First, they told us inflation wasn’t happening. Then, they said it was temporary. Now they’re out of excuses.
The most recent data for consumer prices, most widely watched, came in at an astounding 7.9% annual increase. Yet that’s not the only index worth watching. The latest Producer Price Index was also just released on Tuesday, and it shows that the input prices facing businesses have soared 10% over the last year. This index captures the costs/expenses businesses face, and it is the preferred metric for inflation used by America’s central bank, the Federal Reserve.
#NEW Wholesale inflation pressures hit double digits@BLS_gov Producer Price Index surged 10% year-over-year in February, 0.8% monthly
Core PPI – excludes food, energy, and trade services – jumped 6.6% annually, 0.2% monthly
— Greta Wall (@GretaLWall) March 15, 2022
The Producer Price Index up 10% over the past 12 months.. Month over month increase was .8%. This is the inflation that companies feel to buy the stuff they need to make the stuff they sell to consumers. This is pressure for CPI Inflation. #Inflation #Economy
— Edward Lawrence (@EdwardLawrence) March 15, 2022
This latest data set is more than just a confirmation of what we already knew.
It officially makes this problem undeniable for the Federal Reserve, since this is the data set it follows most closely. At this point, they have no choice but to stop printing money like crazy.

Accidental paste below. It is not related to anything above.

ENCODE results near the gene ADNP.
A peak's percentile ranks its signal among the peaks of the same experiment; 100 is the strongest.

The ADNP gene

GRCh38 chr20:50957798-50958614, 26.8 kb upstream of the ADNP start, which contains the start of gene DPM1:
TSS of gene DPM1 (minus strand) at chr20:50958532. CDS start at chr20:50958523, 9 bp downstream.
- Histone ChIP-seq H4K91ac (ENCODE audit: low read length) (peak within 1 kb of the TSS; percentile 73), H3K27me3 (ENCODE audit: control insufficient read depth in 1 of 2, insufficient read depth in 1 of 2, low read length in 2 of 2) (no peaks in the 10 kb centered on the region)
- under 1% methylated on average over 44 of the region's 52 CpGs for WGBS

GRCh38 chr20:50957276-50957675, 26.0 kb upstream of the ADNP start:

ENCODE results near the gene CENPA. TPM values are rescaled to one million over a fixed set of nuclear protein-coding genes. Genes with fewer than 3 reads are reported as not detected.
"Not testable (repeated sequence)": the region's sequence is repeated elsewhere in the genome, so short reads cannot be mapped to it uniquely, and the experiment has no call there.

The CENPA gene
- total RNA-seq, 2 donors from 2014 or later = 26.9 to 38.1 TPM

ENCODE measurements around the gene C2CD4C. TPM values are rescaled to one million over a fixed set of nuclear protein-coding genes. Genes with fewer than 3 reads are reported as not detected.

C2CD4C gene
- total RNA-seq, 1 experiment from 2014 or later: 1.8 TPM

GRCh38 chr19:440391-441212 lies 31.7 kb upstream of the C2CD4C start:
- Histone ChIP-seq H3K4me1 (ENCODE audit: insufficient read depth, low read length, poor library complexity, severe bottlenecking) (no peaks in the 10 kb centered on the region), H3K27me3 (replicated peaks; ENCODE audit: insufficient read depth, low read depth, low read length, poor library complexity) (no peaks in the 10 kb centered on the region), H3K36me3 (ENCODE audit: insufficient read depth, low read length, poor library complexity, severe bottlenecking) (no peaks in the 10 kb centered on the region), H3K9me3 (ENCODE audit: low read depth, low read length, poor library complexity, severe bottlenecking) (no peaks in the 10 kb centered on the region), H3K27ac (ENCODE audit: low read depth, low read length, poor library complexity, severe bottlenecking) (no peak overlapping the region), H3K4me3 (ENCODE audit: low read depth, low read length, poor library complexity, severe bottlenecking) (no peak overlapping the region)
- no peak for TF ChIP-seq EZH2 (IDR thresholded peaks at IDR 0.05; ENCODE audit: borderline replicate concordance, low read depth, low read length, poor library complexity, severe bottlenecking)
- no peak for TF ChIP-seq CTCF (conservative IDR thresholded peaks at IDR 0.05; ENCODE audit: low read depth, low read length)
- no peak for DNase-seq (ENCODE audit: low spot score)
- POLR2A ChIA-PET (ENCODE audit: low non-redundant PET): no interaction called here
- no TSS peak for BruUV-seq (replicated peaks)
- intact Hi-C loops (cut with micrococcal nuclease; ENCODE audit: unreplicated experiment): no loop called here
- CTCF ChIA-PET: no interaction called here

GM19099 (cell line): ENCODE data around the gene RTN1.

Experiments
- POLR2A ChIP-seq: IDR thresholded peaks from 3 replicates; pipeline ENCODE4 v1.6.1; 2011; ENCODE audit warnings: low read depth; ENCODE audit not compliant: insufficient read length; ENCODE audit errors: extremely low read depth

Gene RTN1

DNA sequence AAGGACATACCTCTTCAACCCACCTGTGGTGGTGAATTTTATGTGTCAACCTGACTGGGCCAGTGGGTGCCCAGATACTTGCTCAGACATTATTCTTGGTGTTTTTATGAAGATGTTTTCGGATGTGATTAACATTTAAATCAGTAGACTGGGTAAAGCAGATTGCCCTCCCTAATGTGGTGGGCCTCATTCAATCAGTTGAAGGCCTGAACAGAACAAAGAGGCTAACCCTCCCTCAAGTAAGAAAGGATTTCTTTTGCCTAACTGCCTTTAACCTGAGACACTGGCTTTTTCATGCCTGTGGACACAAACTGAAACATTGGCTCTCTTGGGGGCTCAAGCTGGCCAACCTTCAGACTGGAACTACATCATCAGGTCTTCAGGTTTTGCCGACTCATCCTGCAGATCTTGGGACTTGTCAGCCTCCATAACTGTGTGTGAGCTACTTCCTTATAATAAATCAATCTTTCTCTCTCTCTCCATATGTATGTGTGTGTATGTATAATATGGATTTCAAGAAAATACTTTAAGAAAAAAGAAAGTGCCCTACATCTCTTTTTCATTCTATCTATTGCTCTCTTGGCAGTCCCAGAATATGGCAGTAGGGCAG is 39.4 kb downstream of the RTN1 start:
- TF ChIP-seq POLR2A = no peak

What’s more, these new numbers utterly undercut the Democrats’ inflation narrative. From Elizabeth Warren to Bernie Sanders, many progressive Democrats have tried to blame rising consumer prices on “corporate greed,” rather than their reckless spending policies and rampant money-printing.
Shock. Shock. Shock. Gas prices are at the highest level in 7 years while Exxon Mobil, Chevron, Shell & BP made nearly $25 billion in profits last quarter – the highest level in over 7 years. The problem is not inflation. The problem is corporate greed, collusion & profiteering.
— Bernie Sanders (@SenSanders) February 16, 2022
What happens when only a handful of giant grocery store chains like @Kroger dominate an industry? They can force high food prices onto Americans while raking in record profits. We need to strengthen our antitrust laws to break up giant corporations and lower prices. pic.twitter.com/DMa9Z7adFr
— Elizabeth Warren (@SenWarren) January 7, 2022
Economists across the political spectrum have rejected this notion out of hand, because it never made any sense. (Corporations are no more greedy today than they were 5 years ago.)
Yet the Producer Price Index makes this narrative even harder to believe. Think about it like this: The prices facing businesses have risen 10%, but consumer prices have only risen 7.9%.
So, if anything, businesses are eating some of the loss rather than passing it all on to consumers. This situation hardly seems like price-gouging. Of course, don’t expect it to actually change the narrative—it was always about politics, not economic reality.
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